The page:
Deposition from evaporating drops: Power laws and new morphologies in coffee stains /

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Bibliographic Details
Author / Creator:Freed-Brown, Julian E., author.
Ann Arbor : ProQuest Dissertations & Theses, 2015
Description:1 electronic resource (135 pages)
Format: E-Resource Dissertations
Local Note:School code: 0330
URL for this record:
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Other authors / contributors:University of Chicago. degree granting institution.
Notes:Advisors: Thomas A. Witten Committee members: Richard J. Hill; Sidney R. Nagel; Robert Rosner.
Dissertation Abstracts International, Volume: 77-02(E), Section: B.
Summary:We investigate the structure of stains formed through evaporative deposition in sessile drops. Commonly, the deposited stain has a high surface density near the three phase contact line of the drying drop and much less solute in the bulk of the drop. This is known as the ``coffee ring effect'' and primarily arises due to contact line pinning. While many features of the stain depend on subtle physical phenomena within the drop, the coffee ring effect stands out as a robust feature that persists in many varied experimental realizations. In 2009, Witten predicted another robust feature of deposited stains: an asymptotic regime where a robust power law governs the fadeout profile of the stain into the interior of the drop. This power law is only controlled by geometric properties at a single point and the power does not vary along the contact line. We investigate the approach to this power law using numerical methods. For many evaporation profiles (including common experimental ones) the numerics show good agreement with the power law prediction. However, we demonstrate an intuitive scheme to construct evaporation profiles that subvert the power law prediction. We find that, in general, the approach to the power law cannot be known without full knowledge of the evaporation and height profile.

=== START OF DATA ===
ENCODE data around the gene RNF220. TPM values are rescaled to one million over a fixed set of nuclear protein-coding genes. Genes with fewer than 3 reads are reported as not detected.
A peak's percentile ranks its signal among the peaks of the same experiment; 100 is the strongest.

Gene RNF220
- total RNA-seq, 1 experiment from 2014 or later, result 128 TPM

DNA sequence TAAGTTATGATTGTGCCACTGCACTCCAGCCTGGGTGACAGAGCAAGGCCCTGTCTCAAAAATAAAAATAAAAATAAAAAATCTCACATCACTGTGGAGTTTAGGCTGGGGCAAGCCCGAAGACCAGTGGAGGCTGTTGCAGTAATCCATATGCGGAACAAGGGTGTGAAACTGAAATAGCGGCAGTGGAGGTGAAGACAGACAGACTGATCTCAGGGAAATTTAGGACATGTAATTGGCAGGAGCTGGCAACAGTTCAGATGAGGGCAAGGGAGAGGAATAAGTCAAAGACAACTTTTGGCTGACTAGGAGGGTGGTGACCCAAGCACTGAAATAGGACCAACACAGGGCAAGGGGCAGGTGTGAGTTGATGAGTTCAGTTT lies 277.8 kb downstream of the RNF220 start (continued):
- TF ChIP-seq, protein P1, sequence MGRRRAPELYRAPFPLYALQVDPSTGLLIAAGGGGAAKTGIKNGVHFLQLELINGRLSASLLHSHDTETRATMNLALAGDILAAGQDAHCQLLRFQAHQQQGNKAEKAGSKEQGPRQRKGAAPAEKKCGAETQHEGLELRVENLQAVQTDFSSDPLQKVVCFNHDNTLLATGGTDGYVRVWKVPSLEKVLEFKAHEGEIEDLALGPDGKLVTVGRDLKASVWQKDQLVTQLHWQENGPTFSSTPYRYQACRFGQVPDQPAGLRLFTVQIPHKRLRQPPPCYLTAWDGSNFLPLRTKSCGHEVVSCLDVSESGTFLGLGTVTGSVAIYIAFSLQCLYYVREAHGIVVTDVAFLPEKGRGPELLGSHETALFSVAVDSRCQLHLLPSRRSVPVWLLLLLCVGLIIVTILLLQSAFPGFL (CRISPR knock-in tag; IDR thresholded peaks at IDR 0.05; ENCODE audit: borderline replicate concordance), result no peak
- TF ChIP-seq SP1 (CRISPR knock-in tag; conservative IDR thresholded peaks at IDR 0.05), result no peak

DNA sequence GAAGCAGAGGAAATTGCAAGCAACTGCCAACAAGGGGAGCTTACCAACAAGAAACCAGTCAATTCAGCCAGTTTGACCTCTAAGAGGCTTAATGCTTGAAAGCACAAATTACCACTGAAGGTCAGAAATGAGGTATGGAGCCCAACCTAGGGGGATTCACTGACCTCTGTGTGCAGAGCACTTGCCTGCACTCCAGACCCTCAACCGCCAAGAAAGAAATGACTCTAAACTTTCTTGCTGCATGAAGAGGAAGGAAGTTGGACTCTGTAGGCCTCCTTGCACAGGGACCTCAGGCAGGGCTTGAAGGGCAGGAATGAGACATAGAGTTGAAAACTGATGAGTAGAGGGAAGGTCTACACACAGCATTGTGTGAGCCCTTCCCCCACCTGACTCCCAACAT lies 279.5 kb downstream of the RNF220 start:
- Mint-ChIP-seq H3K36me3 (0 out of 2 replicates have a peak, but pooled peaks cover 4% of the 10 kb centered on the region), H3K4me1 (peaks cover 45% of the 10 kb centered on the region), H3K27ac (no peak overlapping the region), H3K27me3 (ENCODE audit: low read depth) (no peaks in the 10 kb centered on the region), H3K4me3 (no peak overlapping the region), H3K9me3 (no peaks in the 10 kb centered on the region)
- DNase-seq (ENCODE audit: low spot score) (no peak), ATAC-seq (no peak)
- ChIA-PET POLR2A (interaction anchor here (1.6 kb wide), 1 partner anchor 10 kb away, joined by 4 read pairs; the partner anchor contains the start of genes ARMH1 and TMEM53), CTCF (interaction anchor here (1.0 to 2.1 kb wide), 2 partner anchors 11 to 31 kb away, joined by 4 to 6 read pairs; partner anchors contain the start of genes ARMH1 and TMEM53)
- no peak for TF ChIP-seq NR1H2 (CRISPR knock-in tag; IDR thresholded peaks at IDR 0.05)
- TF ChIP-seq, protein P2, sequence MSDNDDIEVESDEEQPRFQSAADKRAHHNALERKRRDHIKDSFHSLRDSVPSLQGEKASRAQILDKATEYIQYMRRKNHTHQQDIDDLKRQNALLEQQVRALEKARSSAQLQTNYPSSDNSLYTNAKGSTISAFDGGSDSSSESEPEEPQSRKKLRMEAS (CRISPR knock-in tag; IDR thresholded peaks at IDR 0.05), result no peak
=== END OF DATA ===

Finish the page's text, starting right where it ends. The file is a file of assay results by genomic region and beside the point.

We also extend this work in another way. We apply the basic arguments of the coffee ring effect to the case where the drop has a receding contact line. Here, we develop a new theoretical framework for deposition that has not previously been studied. In this context, the surface density profile can be directly calculated. Unlike a pinned contact line, receding contact lines push fluid into the interior of the drop. This effect can be overcome by strong evaporation near the contact line, but in general the intuition from contact line pinning is reversed. Following Witten's example, we find that the surface density of the stain near the center of the drop goes as eta ∝ rnu, where nu is a geometric property determined by the evaporation and height at the stagnation point. We demonstrate analytic and numeric calculations within this new framework and find novel stain morphologies that resemble recent experiments.